Security / September 20, 2022

Closing the Gap Between Complexity and Performance in Today’s Hybrid IT Environments

Following Shane Buckley’s conversation with IT analyst Dana Gardner, I had the pleasure of sitting down with Dana for the next episode of his podcast, BriefingsDirect. Dana and I delved deeper into some of the concepts discussed during Shane’s conversation, dissecting the unique ways that deep observability is enabling IT teams to gain more visibility into richer and faster data-driven insights.

During our discussion, we narrow in on the gap between complexity and performance, and security requirements across the hybrid and multi-cloud continuum. Specifically, what components are needed to achieve the highest levels of security, performance, and agility? Below I’ve highlighted some key takeaways from our conversation.

(You can also listen to a recording of our conversation directly on the podcast!)

Prioritizing Security as a Common Denominator of IT Team Collaboration — from DevOps to NetOps

Traditionally in an organization’s cloud initiatives, different teams are responsible for different aspects of these programs, with minimal collaboration required. For example, DevOps teams have not always been encouraged to tap their SecOps or NetOps peers for support early on. As a result, security teams have become used to the act of playing catch-up when there are issues.

Nowadays, the increasing need for security on all fronts has fueled collaboration between teams on a regular basis. This, in turn, has spurred more proactivity from an internal IT operations perspective. Proactivity, bolstered by a unified view into traffic and communication, is a key aspect of closing the gap between cloud complexity and performance — because it starts at the IT cultural level.

Technical capabilities like deep observability can support team prioritization of detection and management on a more holistic level, addressing all aspects of IT infrastructure. With this, organizations can feel more confident in overcoming cloud-based challenges and mitigating connected cyber vulnerabilities as a collective force. An all-encompassing, proactive approach is needed to speedily detect cyber threats, respond to the corresponding activity, and enact a remediation plan.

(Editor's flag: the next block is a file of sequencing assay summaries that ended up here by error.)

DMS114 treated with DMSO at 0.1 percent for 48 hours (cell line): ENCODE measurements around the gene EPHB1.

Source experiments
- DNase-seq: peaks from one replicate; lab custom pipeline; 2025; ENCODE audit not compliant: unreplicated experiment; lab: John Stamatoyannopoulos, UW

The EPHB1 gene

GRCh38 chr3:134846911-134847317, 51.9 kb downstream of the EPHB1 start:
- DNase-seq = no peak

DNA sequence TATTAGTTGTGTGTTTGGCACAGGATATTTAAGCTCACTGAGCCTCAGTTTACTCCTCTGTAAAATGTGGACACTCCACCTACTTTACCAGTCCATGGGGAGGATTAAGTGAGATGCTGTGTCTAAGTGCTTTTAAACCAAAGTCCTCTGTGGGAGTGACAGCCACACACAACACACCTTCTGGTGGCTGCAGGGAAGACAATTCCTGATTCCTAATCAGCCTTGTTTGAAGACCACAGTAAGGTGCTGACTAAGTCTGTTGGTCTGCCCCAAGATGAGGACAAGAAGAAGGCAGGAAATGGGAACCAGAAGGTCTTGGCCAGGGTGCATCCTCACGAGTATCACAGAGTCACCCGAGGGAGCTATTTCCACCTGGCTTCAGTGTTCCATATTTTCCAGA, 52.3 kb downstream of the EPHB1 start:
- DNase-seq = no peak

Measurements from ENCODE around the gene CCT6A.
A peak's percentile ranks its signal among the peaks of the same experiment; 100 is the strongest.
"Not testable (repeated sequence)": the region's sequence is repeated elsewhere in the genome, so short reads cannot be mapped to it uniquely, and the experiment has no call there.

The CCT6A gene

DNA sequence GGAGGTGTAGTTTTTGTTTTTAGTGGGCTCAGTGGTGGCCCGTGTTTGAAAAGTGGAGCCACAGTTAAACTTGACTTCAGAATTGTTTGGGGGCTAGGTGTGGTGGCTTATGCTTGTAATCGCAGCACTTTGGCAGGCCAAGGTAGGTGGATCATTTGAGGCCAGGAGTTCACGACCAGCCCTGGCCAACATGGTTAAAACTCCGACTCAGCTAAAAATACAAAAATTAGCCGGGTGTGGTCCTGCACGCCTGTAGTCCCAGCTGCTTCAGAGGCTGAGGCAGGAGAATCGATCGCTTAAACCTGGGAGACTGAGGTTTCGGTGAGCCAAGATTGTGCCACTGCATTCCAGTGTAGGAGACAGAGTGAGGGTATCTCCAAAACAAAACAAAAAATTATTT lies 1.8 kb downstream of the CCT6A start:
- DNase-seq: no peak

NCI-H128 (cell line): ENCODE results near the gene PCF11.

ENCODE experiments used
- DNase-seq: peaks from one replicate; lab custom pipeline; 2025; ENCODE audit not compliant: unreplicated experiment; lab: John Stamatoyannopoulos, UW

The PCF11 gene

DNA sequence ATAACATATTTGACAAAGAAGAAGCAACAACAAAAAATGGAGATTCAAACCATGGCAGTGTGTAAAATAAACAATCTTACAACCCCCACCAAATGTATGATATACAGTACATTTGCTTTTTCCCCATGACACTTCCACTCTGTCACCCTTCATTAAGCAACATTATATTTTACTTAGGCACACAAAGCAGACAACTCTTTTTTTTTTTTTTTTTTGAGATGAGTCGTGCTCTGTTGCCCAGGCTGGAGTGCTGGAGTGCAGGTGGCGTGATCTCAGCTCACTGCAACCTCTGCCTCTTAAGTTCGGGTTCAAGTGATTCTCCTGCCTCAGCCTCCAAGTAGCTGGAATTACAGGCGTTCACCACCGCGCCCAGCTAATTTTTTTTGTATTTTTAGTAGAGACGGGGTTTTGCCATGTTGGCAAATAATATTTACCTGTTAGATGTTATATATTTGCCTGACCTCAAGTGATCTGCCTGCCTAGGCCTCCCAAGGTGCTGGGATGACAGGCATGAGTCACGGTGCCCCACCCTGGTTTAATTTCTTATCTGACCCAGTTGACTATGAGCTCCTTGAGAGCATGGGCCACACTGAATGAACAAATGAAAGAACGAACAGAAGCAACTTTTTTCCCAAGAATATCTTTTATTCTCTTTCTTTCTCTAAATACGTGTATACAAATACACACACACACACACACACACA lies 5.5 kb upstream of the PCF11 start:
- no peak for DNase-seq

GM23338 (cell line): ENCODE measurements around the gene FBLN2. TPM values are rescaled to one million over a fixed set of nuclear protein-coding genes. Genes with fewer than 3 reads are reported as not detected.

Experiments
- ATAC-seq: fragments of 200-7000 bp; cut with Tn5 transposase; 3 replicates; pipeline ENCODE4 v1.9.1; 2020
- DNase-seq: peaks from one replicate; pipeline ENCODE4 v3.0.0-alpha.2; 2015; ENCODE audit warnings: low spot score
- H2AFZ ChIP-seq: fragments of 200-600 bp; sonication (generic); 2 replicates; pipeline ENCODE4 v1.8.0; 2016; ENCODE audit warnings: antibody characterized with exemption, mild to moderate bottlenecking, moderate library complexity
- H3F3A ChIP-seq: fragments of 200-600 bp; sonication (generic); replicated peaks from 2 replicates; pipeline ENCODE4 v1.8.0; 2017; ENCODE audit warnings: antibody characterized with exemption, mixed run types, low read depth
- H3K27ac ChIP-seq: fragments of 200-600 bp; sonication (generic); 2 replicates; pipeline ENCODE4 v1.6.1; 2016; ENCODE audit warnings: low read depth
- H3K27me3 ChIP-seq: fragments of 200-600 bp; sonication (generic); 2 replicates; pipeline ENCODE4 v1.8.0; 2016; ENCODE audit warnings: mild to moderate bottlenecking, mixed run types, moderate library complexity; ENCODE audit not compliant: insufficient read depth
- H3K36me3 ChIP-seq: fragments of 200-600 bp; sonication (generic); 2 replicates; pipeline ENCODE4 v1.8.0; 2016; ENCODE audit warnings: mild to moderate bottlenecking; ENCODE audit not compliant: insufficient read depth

Deep Observability Is the Key to Cost Optimization Within the Network

Within hybrid and multi-cloud environments, data and communication costs can skyrocket. The most common use cases stem from packets, which can interfere with control of and visibility into the right data. I referred to the Gigamon team’s recent conversation with Lockheed Martin about Cybersecurity Maturity Model Certification (CMMC) 2.0 compliance.

As part of their requirements for CMMC compliance, they were tasked with inspecting their packets — even in the cloud workloads. However, in these cases, the overflow of packets combined with the multitude of tools deployed can obstruct the ability to view relevant traffic.

Thankfully, deep observability can allow customers to fine-tune from a packet perspective. This includes the types of protocols they want to see and which applications to exclude from monitoring, which helps boost efficiency and control cost.

Zero Trust Must Be Addressed as a Standard Practice for Both Private and Public Sectors

Zero Trust has been spreading across federal organization security teams for years. However, more C-Suite executives and private enterprises have started adopting this approach as well. Zero Trust assumes that there is visibility in all of the traffic in all communications that are happening across cloud environments. It’s important to note here that network safeguards will hone in on user identities and data segmentation.

Deep observability can be complementary by reducing a network’s blind spots to minimize any potential incidents that might interfere with this data access. All of this helps reduce the complexities across a team’s cloud network, making processes more secure and data easier to find. As I discussed with Dana: If you have blind spots, if you’re not looking at inspecting TLS traffic, encrypted traffic — you should be. Or if you’re not looking at East-West communications, container communications — you should be. Deep observability acts as a supporting bridge across unique cloud data challenges.

For more insight into Zero Trust and protecting your network security and visibility, you can learn more from the resources below:

If you’re interested in learning more about the Gigamon team’s outlook on deep observability and hearing more about what I discussed with Dana, you can find the full conversation here or read a transcript of the conversation here.

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